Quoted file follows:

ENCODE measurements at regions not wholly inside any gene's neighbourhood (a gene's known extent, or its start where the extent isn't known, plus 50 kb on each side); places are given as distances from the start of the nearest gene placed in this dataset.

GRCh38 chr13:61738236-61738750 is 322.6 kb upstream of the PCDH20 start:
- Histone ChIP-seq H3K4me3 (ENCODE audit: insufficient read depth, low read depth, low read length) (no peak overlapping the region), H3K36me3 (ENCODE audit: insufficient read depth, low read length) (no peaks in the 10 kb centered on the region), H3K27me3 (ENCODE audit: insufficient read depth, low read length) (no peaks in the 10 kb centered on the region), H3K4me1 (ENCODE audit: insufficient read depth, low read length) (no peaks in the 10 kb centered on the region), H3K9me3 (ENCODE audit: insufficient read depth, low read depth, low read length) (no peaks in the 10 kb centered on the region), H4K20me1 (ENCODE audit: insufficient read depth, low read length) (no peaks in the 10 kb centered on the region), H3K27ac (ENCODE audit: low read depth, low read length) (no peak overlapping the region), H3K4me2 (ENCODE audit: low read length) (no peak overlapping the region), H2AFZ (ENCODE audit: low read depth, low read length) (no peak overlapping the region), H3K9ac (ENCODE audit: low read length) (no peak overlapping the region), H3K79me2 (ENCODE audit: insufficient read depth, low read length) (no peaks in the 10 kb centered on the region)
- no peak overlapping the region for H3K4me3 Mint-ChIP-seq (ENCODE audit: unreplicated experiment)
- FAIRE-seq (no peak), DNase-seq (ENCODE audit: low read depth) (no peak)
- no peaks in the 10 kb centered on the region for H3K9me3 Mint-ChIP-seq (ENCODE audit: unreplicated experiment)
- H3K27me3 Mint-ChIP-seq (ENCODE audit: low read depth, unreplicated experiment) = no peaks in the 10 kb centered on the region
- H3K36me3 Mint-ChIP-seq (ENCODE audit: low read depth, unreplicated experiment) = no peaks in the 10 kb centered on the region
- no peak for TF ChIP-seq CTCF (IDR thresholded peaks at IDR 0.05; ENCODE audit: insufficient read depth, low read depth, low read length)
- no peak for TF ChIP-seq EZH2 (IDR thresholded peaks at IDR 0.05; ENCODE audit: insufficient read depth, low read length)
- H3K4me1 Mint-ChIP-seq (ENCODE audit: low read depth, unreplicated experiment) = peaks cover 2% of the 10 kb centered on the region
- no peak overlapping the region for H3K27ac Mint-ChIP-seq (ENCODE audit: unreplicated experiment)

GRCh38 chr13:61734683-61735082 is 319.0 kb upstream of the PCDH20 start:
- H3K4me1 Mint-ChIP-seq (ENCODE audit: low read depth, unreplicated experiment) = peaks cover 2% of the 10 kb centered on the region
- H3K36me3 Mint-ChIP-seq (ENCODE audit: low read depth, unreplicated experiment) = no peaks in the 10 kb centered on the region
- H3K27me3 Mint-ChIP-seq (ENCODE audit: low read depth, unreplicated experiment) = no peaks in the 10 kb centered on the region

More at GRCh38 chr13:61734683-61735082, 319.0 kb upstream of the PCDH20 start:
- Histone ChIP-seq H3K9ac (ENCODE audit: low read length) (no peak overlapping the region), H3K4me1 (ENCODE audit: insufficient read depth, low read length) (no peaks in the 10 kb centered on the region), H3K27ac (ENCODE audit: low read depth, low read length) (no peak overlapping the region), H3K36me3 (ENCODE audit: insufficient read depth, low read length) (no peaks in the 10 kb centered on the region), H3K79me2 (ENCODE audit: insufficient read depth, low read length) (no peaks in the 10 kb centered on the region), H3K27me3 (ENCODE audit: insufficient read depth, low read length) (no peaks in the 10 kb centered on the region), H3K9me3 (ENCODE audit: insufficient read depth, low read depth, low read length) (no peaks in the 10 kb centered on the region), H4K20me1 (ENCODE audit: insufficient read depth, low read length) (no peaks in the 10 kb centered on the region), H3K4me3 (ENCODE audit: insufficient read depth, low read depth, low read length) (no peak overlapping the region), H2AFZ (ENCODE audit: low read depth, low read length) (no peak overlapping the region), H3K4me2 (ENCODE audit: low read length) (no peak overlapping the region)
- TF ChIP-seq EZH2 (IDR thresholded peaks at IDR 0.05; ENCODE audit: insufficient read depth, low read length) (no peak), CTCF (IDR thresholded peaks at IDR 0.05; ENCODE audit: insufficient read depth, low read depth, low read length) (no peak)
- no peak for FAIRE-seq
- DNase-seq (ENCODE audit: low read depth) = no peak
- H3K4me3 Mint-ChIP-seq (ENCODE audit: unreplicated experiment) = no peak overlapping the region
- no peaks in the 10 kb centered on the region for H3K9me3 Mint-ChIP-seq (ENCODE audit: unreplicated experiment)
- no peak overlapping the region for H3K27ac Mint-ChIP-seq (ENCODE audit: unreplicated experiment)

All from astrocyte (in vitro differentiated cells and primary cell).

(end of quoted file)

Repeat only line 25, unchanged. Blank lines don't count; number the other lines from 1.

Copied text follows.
All from astrocyte (in vitro differentiated cells and primary cell).